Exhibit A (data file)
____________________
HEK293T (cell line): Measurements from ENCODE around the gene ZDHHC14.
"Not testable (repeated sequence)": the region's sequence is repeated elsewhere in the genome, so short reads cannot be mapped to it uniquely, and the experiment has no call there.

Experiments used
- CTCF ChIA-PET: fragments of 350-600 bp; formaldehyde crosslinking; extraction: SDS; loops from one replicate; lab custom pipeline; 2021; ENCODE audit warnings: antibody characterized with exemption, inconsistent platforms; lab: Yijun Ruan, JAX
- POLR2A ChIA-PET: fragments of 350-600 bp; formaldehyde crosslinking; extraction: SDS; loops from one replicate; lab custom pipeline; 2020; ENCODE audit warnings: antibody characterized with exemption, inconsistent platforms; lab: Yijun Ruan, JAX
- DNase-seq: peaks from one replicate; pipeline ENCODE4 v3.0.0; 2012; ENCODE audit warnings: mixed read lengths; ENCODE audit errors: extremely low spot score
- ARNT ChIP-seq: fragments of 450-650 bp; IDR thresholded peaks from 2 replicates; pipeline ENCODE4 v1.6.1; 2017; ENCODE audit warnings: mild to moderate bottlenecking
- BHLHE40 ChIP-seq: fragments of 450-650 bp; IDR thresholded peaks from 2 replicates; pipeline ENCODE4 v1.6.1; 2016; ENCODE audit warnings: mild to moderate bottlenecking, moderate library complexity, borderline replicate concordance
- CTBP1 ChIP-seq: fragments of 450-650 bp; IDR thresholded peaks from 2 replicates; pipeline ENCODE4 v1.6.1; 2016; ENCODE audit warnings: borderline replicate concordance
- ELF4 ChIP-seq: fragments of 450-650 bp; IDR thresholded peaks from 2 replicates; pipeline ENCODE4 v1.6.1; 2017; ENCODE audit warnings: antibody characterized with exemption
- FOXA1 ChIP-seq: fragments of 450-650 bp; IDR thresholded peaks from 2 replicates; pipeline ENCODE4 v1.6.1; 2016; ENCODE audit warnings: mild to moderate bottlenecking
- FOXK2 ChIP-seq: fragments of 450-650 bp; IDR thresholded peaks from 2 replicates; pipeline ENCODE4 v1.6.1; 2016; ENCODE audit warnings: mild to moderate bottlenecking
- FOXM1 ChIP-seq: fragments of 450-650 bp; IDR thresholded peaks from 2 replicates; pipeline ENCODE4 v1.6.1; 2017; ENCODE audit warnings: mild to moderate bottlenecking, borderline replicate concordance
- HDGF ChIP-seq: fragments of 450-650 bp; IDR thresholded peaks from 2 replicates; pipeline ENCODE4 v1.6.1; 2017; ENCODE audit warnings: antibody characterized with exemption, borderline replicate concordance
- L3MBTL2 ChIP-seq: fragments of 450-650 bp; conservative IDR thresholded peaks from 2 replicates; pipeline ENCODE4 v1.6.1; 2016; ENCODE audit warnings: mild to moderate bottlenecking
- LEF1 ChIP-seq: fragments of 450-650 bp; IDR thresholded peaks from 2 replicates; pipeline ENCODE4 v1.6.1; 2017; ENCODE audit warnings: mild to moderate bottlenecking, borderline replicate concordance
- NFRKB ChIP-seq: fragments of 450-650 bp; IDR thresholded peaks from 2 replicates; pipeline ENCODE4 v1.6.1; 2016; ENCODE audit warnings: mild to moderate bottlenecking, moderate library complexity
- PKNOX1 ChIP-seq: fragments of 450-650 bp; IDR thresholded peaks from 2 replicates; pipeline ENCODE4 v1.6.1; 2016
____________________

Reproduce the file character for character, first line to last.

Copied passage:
HEK293T (cell line): Measurements from ENCODE around the gene ZDHHC14.
"Not testable (repeated sequence)": the region's sequence is repeated elsewhere in the genome, so short reads cannot be mapped to it uniquely, and the experiment has no call there.

Experiments used
- CTCF ChIA-PET: fragments of 350-600 bp; formaldehyde crosslinking; extraction: SDS; loops from one replicate; lab custom pipeline; 2021; ENCODE audit warnings: antibody characterized with exemption, inconsistent platforms; lab: Yijun Ruan, JAX
- POLR2A ChIA-PET: fragments of 350-600 bp; formaldehyde crosslinking; extraction: SDS; loops from one replicate; lab custom pipeline; 2020; ENCODE audit warnings: antibody characterized with exemption, inconsistent platforms; lab: Yijun Ruan, JAX
- DNase-seq: peaks from one replicate; pipeline ENCODE4 v3.0.0; 2012; ENCODE audit warnings: mixed read lengths; ENCODE audit errors: extremely low spot score
- ARNT ChIP-seq: fragments of 450-650 bp; IDR thresholded peaks from 2 replicates; pipeline ENCODE4 v1.6.1; 2017; ENCODE audit warnings: mild to moderate bottlenecking
- BHLHE40 ChIP-seq: fragments of 450-650 bp; IDR thresholded peaks from 2 replicates; pipeline ENCODE4 v1.6.1; 2016; ENCODE audit warnings: mild to moderate bottlenecking, moderate library complexity, borderline replicate concordance
- CTBP1 ChIP-seq: fragments of 450-650 bp; IDR thresholded peaks from 2 replicates; pipeline ENCODE4 v1.6.1; 2016; ENCODE audit warnings: borderline replicate concordance
- ELF4 ChIP-seq: fragments of 450-650 bp; IDR thresholded peaks from 2 replicates; pipeline ENCODE4 v1.6.1; 2017; ENCODE audit warnings: antibody characterized with exemption
- FOXA1 ChIP-seq: fragments of 450-650 bp; IDR thresholded peaks from 2 replicates; pipeline ENCODE4 v1.6.1; 2016; ENCODE audit warnings: mild to moderate bottlenecking
- FOXK2 ChIP-seq: fragments of 450-650 bp; IDR thresholded peaks from 2 replicates; pipeline ENCODE4 v1.6.1; 2016; ENCODE audit warnings: mild to moderate bottlenecking
- FOXM1 ChIP-seq: fragments of 450-650 bp; IDR thresholded peaks from 2 replicates; pipeline ENCODE4 v1.6.1; 2017; ENCODE audit warnings: mild to moderate bottlenecking, borderline replicate concordance
- HDGF ChIP-seq: fragments of 450-650 bp; IDR thresholded peaks from 2 replicates; pipeline ENCODE4 v1.6.1; 2017; ENCODE audit warnings: antibody characterized with exemption, borderline replicate concordance
- L3MBTL2 ChIP-seq: fragments of 450-650 bp; conservative IDR thresholded peaks from 2 replicates; pipeline ENCODE4 v1.6.1; 2016; ENCODE audit warnings: mild to moderate bottlenecking
- LEF1 ChIP-seq: fragments of 450-650 bp; IDR thresholded peaks from 2 replicates; pipeline ENCODE4 v1.6.1; 2017; ENCODE audit warnings: mild to moderate bottlenecking, borderline replicate concordance
- NFRKB ChIP-seq: fragments of 450-650 bp; IDR thresholded peaks from 2 replicates; pipeline ENCODE4 v1.6.1; 2016; ENCODE audit warnings: mild to moderate bottlenecking, moderate library complexity
- PKNOX1 ChIP-seq: fragments of 450-650 bp; IDR thresholded peaks from 2 replicates; pipeline ENCODE4 v1.6.1; 2016